left the hospital less than a week after that. On one of my last days there, I asked a doctor, “When can I go wrestle again?” She laughed and shook her head, “I don’t know if you’re going to be doing much of anything ever again. You’re going to be happy to be walking.” I didn’t believe her. I told myself, “No, I’m going to go out and be a state champion. Whatever it takes. I can work.” Through the recovery process, my faith was most important. Until then, most of my desire was to be a champion athlete. But now it was: “God has preserved my life and given me all these kind people. Now I want to use the talents he’s given me as my offering back to him, to say thank you.”


JULY_AUG 19 E 6_19 FINAL.qxp_Mar E 12 6/19/19 12:22 PM Page 21

Photo by Spirit Juice Studios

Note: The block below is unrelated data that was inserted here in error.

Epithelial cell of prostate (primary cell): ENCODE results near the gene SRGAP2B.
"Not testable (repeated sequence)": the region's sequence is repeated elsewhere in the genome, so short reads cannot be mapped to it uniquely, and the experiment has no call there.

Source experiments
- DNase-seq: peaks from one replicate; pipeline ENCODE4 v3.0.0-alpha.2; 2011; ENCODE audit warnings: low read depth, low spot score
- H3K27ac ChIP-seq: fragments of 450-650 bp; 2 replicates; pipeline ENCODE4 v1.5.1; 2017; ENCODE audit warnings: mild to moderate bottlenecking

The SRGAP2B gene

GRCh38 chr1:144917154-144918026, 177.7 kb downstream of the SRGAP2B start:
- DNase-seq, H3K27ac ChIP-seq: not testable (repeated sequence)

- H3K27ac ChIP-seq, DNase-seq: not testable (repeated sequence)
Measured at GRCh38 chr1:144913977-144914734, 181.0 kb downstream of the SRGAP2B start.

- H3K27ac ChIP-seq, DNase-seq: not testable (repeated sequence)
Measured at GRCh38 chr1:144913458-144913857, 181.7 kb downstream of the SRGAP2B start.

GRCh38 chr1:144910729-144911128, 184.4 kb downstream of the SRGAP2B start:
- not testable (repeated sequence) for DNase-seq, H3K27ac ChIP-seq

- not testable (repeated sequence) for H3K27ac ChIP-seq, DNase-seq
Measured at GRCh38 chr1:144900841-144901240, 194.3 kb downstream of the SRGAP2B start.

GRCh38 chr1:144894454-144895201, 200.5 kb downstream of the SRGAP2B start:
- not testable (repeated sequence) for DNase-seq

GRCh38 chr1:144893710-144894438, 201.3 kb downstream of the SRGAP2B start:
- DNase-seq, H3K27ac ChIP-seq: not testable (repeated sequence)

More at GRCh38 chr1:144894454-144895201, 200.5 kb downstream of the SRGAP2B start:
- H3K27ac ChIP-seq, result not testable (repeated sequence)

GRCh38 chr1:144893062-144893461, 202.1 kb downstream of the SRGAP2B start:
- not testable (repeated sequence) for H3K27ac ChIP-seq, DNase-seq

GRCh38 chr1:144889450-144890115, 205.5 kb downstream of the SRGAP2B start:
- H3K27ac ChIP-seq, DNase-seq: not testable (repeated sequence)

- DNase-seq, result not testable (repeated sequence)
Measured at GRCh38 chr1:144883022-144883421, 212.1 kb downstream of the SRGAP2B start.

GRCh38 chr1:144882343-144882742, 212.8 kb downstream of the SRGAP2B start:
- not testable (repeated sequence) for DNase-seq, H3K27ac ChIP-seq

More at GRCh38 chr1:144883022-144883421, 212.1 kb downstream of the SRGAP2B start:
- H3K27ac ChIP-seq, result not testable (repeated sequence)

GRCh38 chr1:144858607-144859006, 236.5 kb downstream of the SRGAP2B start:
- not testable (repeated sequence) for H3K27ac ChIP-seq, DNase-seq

Dan Beaudrie, who joined the Order in 2018 as a member of Bishop Maurice F. Burke Council 17197 in Cody, Wyo., is pictured at St. Anthony of Padua Church, his family’s parish. week, I would increase my intensity of practice incrementally, but if at any point I began to have any sort of pain, coach would yank me. We did each day, made it through doing great, and I ended up winning the regional tournament. Finally, it’s the state tournament. I was No. 1 seed. My first two opponents went quick. My semis match was tough, but after I won, I looked at my hometown crowd, like, “We did it! We’re in the finals!” The next day, before my finals match, a thought crept into my mind: “What if you lose?” But then I had peace. I knew that I had prepared physically and mentally more than anyone — against my will at times — and I had been preparing spiritually. It was simply what I was made to do. My match is finally up. I do what I do before every single match. I run to the edge of the circle, slap coach’s hand, and get out there, put my toe on the line. Whistle blows, and I’m off. I keep working for a pin, not able to get anything. About halfway through the third period, I lock up my cradle. I pull him back once, twice, three times. On the fourth time, I hear the ref slap that mat. I get up, find where my family, my crowd, is sitting in the stands and I point up to them. And then I yell with all my might, letting out all the emotion, the pain, the confusion of the last two years. In that moment, I let it all out. I hug my coaches and friends, and then run over to where my family is right there in the first row, and I hug them, crying.